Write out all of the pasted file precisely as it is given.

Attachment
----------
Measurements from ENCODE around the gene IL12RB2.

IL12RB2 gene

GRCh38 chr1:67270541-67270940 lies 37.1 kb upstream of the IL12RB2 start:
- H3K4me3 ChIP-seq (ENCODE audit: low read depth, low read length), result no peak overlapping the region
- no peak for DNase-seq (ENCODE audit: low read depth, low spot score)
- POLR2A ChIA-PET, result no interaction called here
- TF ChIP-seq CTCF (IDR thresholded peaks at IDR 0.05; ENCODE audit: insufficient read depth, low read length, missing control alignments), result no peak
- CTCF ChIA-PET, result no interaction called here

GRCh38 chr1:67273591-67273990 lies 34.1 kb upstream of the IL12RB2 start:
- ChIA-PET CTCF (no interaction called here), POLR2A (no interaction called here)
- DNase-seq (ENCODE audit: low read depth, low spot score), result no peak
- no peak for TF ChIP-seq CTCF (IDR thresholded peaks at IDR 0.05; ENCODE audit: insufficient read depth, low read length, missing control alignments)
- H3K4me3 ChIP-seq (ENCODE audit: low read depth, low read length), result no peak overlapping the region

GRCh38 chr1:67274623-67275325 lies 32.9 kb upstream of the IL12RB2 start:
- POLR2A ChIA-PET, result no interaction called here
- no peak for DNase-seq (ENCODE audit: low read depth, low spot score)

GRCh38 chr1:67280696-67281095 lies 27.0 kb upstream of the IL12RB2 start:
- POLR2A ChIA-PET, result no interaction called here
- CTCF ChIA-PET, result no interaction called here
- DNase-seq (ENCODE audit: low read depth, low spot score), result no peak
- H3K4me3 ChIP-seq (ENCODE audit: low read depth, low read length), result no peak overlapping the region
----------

Measurements from ENCODE around the gene IL12RB2.

IL12RB2 gene

GRCh38 chr1:67270541-67270940 lies 37.1 kb upstream of the IL12RB2 start:
- H3K4me3 ChIP-seq (ENCODE audit: low read depth, low read length), result no peak overlapping the region
- no peak for DNase-seq (ENCODE audit: low read depth, low spot score)
- POLR2A ChIA-PET, result no interaction called here
- TF ChIP-seq CTCF (IDR thresholded peaks at IDR 0.05; ENCODE audit: insufficient read depth, low read length, missing control alignments), result no peak
- CTCF ChIA-PET, result no interaction called here

GRCh38 chr1:67273591-67273990 lies 34.1 kb upstream of the IL12RB2 start:
- ChIA-PET CTCF (no interaction called here), POLR2A (no interaction called here)
- DNase-seq (ENCODE audit: low read depth, low spot score), result no peak
- no peak for TF ChIP-seq CTCF (IDR thresholded peaks at IDR 0.05; ENCODE audit: insufficient read depth, low read length, missing control alignments)
- H3K4me3 ChIP-seq (ENCODE audit: low read depth, low read length), result no peak overlapping the region

GRCh38 chr1:67274623-67275325 lies 32.9 kb upstream of the IL12RB2 start:
- POLR2A ChIA-PET, result no interaction called here
- no peak for DNase-seq (ENCODE audit: low read depth, low spot score)

GRCh38 chr1:67280696-67281095 lies 27.0 kb upstream of the IL12RB2 start:
- POLR2A ChIA-PET, result no interaction called here
- CTCF ChIA-PET, result no interaction called here
- DNase-seq (ENCODE audit: low read depth, low spot score), result no peak
- H3K4me3 ChIP-seq (ENCODE audit: low read depth, low read length), result no peak overlapping the region